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Wireshark on Ubuntu
Wireshark on Ubuntu
Developed by The Wireshark team
Latest release 1.0.6 / 2009-02-06; 59 days ago
Preview release 1.1.3 / 2009-03-23; 14 days ago
Written in C
Operating system Cross-platform
Type Packet sniffing
License GNU General Public License
Website www.wireshark.org

Wireshark is a free packet sniffer computer application. It is used for network troubleshooting, analysis, software and communications protocol development, and education. In May 2006 the project was renamed from Ethereal due to trademark issues.


[edit] The functionality

Wireshark is very similar to tcpdump, but it has a graphical front-end, and many more information sorting and filtering options. It allows the user to see all traffic being passed over the network (usually an Ethernet network but support is being added for others) by putting the network interface into promiscuous mode.

Wireshark uses the cross-platform GTK+ widget toolkit, and is cross-platform, running on various computer operating systems including Linux, Mac OS X, and Microsoft Windows. Released under the terms of the GNU General Public License, Wireshark is free software.

[edit] History

Out of necessity, Gerald Combs (a computer science graduate of the University of Missouri-Kansas City) started writing a program called Ethereal so that he could have a tool to capture and analyze packets; he released the first version around 1998. Pretty soon, this protocol analyzer caught on. As of now there are over 500 contributing authors while Gerald continues to maintain the overall code and issues releases of new versions. The entire list of authors is available from Wireshark's web-site.

The name was changed to Wireshark in May, 2006, because creator and lead developer Gerald Combs could not keep using the Ethereal trademark (which was then owned by his old employer, Network Integration Services) when he changed jobs.[1] He still held copyright on most of the source code (and the rest was redistributable under the GNU GPL), so he took the Subversion repository for Ethereal and used it as the basis for the Subversion repository of Wireshark.

Ethereal development has ceased, and an Ethereal security advisory recommended switching to Wireshark.[2]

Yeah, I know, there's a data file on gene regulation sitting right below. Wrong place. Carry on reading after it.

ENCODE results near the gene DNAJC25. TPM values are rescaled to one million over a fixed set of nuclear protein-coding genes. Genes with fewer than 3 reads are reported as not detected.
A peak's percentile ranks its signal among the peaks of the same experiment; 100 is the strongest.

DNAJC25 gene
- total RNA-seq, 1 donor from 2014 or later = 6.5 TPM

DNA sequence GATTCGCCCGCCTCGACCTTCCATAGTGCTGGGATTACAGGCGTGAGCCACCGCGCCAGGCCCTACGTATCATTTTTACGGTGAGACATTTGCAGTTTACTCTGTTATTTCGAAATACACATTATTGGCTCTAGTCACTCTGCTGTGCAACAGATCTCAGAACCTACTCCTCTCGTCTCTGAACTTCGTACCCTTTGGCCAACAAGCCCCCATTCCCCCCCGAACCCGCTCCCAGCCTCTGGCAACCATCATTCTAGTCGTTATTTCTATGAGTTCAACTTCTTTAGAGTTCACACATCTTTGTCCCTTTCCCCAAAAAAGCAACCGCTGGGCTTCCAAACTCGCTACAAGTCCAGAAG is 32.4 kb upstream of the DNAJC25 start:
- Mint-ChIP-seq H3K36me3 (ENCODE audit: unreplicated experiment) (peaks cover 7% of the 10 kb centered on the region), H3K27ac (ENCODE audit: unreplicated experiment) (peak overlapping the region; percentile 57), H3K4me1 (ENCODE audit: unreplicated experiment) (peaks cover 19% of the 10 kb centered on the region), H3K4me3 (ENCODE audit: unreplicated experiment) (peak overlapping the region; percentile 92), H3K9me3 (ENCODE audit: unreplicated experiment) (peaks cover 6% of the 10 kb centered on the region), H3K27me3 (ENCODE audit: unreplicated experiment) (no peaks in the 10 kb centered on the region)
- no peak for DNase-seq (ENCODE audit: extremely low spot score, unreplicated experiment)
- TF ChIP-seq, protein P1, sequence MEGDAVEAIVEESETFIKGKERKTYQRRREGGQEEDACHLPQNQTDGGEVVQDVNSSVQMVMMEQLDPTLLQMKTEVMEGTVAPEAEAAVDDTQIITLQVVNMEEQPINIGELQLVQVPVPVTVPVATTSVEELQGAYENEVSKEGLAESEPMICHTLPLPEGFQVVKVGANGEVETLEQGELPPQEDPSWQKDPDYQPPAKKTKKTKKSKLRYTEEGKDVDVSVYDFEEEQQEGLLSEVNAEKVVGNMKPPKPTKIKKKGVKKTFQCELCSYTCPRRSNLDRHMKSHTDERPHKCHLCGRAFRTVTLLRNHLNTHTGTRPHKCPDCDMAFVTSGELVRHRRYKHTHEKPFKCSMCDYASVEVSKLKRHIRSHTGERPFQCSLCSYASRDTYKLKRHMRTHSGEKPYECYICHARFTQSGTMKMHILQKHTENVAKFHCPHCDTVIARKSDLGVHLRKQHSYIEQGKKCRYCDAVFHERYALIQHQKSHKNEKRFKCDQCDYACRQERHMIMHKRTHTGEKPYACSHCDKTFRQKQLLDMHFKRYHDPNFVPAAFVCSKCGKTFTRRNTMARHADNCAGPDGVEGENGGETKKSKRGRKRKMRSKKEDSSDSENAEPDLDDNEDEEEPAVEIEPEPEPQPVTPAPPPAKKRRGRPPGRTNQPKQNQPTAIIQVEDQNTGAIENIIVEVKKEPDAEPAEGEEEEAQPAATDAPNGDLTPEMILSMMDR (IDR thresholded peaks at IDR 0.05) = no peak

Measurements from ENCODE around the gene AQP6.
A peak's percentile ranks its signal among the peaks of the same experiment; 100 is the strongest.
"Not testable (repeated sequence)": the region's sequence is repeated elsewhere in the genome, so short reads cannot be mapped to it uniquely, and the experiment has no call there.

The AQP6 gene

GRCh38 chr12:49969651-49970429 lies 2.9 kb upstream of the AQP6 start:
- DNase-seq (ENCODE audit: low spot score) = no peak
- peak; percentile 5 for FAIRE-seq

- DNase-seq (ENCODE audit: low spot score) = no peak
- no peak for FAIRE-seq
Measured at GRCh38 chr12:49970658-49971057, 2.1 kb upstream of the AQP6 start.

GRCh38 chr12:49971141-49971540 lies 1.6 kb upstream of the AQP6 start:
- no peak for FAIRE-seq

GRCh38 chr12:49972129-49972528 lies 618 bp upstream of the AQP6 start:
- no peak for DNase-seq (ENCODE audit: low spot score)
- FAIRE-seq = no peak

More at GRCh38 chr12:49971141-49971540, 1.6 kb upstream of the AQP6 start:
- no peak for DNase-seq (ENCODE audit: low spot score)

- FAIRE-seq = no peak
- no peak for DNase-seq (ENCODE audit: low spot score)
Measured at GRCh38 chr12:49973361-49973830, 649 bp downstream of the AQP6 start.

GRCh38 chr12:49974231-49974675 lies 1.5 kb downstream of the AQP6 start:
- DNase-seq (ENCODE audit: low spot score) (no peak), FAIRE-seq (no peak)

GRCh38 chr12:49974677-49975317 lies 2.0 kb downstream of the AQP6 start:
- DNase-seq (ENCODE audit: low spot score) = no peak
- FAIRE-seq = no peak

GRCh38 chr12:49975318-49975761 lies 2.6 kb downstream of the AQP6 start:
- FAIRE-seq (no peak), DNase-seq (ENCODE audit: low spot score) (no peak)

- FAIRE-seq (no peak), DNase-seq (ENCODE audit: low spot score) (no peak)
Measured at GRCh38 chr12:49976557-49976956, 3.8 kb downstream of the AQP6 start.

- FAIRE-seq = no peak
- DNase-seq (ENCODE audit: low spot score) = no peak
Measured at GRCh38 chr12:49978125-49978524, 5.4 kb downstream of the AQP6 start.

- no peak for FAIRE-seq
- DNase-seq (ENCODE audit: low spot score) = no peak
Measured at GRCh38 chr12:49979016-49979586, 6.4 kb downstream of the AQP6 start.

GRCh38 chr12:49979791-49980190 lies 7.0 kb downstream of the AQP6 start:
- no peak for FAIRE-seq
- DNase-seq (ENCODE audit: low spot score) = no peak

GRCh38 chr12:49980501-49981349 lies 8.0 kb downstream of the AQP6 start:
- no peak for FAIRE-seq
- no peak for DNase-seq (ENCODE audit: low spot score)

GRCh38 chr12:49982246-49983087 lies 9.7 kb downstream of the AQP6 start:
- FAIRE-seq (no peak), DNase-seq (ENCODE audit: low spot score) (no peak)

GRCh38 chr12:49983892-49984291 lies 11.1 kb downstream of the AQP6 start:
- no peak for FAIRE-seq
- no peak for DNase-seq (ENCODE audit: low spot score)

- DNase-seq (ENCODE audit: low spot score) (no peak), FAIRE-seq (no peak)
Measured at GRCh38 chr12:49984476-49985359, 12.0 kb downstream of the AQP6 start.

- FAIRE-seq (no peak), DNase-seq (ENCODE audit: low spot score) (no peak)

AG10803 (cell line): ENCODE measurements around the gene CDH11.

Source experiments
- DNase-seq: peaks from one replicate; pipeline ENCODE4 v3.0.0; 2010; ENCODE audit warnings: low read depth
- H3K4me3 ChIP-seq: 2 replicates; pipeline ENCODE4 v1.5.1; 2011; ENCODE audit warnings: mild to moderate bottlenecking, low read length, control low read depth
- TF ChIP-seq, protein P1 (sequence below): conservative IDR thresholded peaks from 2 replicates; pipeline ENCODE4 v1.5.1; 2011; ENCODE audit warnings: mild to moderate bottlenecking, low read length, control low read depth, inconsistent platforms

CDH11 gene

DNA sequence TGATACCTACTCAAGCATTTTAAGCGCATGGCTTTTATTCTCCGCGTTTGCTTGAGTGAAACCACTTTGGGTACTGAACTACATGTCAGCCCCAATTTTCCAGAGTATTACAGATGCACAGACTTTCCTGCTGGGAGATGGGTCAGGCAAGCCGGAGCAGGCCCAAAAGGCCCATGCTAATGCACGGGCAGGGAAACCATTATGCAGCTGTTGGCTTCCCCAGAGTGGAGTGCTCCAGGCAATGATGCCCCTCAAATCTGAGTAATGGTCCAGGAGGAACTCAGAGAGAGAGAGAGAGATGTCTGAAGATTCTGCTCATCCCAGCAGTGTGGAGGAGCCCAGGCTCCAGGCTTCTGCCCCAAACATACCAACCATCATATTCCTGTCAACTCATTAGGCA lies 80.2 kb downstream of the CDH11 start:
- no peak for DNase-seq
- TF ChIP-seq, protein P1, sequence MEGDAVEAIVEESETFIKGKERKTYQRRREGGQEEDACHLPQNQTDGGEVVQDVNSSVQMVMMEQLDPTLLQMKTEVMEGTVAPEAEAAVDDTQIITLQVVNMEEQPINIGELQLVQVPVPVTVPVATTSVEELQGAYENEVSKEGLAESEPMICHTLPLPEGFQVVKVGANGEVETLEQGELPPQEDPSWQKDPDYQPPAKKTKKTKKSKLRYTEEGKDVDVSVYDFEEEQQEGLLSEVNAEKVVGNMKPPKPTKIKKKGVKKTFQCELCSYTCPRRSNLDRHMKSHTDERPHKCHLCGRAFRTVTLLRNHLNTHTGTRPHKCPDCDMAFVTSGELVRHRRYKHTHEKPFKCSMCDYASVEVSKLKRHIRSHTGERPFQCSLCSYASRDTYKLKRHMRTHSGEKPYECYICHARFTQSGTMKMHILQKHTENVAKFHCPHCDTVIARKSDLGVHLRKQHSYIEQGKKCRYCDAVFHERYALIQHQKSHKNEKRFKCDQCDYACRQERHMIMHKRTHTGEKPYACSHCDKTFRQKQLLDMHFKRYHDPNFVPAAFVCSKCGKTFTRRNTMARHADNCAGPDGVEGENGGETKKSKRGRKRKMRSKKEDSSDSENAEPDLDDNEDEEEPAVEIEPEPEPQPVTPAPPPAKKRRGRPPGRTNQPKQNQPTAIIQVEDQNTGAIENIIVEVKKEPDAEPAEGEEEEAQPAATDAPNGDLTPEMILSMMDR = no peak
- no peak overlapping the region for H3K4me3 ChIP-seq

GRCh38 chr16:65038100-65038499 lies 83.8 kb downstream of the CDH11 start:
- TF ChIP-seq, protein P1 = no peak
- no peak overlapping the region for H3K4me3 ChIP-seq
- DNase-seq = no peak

eWEEK Labs named Wireshark one of "The Most Important Open-Source Apps of All Time" as of May 2, 2007.[3]

[edit] Features

Wireshark is software that "understands" the structure of different networking protocols. Thus, it is able to display the encapsulation and the fields along with their meanings of different packets specified by different networking protocols. Wireshark uses pcap to capture packets, so it can only capture the packets on the networks supported by pcap.

  • Data can be captured "from the wire" from a live network connection or read from a file that records the already-captured packets.
  • Live data can be read from a number of types of network, including Ethernet, IEEE 802.11, PPP, and loopback.
  • Captured network data can be browsed via a GUI, or via the terminal (command line) version of the utility, tshark.
  • Captured files can be programmatically edited or converted via command-line switches to the "editcap" program.
  • Display filters can also be used to selectively highlight and color packet summary information.
  • Data display can be refined using a display filter.
  • Hundreds of protocols can be dissected.
  • Plugins can be created for dissecting new protocols.

Wireshark's native network trace file format is the libpcap format supported by libpcap and WinPcap, so it can read capture files from applications such as tcpdump and CA NetMaster that use that format. It can also read captures from other network analyzers, such as snoop, Network General's Sniffer, and Microsoft Network Monitor.

[edit] Security

Capturing raw network traffic from an interface requires special privileges on some platforms. For this reason, older versions of Ethereal/Wireshark and tethereal/tshark often ran with superuser privileges. Taking into account the huge number of protocol dissectors, which are called when traffic for their protocol is captured, this can pose a serious security risk given a bug in a dissector. Due to the rather large number of vulnerabilities in the past (of which many have allowed remote code execution) and developers' doubts for better future development, OpenBSD removed Ethereal from its ports tree prior to its 3.6 release.[4]

One possible alternative is to run tcpdump, or the dumpcap utility that comes with Wireshark, with superuser privileges to capture packets into a file, and later analyze these packets by running Wireshark with restricted privileges on the packet capture dump file. On wireless networks, it is possible to use the Aircrack wireless security tools to capture IEEE 802.11 frames and read the resulting dump files with Wireshark.

As of Wireshark 0.99.7, Wireshark and tshark run dumpcap to do traffic capture. On platforms where special privileges are needed to capture traffic, only dumpcap needs to be set up to run with those special privileges - neither Wireshark nor tshark need to run with special privileges, and neither of them should be run with special privileges.

[edit] Ports

Wireshark runs on Unix and Unix-like systems, including Linux, Solaris, HP-UX, FreeBSD, NetBSD, OpenBSD and Mac OS X, and on Microsoft Windows.

[edit] References

[edit] External links

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